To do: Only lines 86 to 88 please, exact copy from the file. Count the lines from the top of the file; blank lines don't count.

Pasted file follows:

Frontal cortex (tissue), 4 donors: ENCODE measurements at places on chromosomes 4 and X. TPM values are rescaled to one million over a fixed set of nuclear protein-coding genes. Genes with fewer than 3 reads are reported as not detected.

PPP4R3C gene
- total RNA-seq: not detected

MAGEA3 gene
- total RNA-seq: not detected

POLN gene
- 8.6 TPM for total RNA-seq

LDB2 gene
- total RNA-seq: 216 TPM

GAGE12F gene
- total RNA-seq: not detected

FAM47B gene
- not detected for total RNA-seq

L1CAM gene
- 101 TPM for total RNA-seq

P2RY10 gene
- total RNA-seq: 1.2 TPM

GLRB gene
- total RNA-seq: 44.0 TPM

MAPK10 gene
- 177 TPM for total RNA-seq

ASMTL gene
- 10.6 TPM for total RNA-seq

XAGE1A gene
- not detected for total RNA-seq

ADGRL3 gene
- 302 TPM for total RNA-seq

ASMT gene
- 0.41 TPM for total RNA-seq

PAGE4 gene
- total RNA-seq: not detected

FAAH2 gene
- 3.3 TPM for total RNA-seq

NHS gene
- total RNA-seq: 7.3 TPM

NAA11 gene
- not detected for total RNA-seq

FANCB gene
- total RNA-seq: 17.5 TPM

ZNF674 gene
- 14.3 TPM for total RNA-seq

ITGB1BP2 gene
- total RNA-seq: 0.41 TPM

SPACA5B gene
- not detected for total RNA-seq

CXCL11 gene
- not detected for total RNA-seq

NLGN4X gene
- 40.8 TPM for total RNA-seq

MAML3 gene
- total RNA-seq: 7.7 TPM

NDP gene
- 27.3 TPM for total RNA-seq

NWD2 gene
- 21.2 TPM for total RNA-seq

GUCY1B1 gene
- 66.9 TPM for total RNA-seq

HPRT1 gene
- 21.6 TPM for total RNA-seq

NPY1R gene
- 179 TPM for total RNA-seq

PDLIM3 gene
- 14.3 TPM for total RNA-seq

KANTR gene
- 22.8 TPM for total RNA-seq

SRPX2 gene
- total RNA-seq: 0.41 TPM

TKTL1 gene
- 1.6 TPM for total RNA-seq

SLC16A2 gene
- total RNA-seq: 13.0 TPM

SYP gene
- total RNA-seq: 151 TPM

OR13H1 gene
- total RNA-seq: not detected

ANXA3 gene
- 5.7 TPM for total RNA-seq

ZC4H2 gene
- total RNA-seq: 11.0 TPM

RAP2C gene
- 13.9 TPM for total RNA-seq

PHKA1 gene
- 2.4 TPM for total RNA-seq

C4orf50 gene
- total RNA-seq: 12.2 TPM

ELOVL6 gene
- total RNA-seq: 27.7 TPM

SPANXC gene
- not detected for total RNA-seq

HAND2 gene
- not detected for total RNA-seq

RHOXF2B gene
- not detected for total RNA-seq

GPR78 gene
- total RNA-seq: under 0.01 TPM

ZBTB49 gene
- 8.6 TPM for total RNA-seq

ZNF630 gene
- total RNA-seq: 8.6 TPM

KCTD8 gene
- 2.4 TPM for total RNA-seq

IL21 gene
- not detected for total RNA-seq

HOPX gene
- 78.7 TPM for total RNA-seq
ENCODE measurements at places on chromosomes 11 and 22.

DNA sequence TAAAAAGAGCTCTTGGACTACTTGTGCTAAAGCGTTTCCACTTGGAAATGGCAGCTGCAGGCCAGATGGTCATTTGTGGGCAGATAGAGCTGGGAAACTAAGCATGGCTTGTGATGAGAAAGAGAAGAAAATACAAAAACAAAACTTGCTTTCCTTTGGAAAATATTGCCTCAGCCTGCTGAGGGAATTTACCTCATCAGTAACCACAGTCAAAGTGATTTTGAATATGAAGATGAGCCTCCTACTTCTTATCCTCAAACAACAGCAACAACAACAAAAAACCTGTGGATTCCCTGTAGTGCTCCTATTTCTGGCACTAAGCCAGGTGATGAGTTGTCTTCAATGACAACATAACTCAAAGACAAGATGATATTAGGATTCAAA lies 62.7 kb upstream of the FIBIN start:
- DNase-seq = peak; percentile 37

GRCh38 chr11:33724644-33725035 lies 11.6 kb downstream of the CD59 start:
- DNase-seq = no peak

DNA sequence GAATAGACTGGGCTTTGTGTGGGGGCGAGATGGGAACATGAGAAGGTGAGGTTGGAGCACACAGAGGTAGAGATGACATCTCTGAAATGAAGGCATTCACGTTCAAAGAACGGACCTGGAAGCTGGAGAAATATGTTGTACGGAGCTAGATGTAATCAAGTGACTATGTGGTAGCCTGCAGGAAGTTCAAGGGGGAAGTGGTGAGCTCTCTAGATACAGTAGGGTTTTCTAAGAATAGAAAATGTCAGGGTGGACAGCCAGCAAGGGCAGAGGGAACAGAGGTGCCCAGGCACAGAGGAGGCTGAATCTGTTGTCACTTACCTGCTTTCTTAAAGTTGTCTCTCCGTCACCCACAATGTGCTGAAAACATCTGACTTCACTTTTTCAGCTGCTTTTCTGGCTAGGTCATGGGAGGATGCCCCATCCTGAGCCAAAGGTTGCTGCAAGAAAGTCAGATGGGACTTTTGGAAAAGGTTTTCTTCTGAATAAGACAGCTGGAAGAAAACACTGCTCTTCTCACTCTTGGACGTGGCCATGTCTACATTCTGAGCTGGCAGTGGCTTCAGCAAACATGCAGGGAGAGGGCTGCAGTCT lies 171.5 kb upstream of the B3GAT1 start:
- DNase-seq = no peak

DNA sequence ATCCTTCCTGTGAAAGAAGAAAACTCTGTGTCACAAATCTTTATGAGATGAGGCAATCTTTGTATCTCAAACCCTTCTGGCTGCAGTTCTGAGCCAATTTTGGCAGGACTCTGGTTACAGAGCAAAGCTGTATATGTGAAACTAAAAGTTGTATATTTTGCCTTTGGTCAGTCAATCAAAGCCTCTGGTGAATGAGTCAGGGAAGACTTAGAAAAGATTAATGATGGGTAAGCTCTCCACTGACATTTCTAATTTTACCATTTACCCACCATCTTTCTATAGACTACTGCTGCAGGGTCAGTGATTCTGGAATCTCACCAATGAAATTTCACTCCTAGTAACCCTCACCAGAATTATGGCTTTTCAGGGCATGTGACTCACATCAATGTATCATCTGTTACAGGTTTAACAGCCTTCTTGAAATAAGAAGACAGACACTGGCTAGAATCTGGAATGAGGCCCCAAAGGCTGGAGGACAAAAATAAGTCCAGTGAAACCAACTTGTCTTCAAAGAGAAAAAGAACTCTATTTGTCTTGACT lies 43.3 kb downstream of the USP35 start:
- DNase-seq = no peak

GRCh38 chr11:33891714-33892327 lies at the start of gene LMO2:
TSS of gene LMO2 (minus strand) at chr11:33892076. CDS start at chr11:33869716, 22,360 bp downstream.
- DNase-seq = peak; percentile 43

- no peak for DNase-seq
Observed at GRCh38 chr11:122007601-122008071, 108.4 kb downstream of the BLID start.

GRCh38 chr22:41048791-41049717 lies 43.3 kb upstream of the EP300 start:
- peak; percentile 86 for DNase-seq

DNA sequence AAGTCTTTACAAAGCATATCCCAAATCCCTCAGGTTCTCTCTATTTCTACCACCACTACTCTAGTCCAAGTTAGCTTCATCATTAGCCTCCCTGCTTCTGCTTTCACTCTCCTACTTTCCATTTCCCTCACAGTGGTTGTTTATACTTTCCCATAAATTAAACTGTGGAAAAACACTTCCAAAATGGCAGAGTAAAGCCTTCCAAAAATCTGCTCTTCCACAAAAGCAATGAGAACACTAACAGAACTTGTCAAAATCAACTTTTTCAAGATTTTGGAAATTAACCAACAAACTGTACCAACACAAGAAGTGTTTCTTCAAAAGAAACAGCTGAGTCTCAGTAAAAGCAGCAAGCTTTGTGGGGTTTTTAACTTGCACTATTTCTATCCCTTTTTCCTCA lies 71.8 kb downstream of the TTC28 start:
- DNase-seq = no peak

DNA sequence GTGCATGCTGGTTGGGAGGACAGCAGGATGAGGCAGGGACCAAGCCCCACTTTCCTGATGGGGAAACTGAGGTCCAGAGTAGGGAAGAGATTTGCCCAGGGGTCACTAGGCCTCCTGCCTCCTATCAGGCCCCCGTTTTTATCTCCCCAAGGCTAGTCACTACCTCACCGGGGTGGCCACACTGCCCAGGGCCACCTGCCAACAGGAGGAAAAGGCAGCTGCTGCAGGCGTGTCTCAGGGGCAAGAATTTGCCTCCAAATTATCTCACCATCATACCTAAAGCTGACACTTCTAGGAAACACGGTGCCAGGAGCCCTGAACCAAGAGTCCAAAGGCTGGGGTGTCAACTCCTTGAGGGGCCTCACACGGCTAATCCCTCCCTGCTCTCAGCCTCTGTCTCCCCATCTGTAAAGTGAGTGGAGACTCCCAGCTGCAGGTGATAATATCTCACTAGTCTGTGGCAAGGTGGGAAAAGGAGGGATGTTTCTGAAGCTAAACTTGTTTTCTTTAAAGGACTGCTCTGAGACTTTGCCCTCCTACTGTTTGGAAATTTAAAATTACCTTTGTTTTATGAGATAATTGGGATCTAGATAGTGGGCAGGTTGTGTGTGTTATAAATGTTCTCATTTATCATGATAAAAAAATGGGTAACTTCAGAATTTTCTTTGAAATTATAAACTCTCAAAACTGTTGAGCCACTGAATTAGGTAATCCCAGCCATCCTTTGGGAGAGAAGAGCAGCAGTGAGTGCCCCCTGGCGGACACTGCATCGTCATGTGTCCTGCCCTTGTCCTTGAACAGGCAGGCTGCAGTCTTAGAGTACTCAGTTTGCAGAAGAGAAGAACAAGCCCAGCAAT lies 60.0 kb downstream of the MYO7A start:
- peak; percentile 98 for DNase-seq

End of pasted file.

ELOVL6 gene
- total RNA-seq: 27.7 TPM

SPANXC gene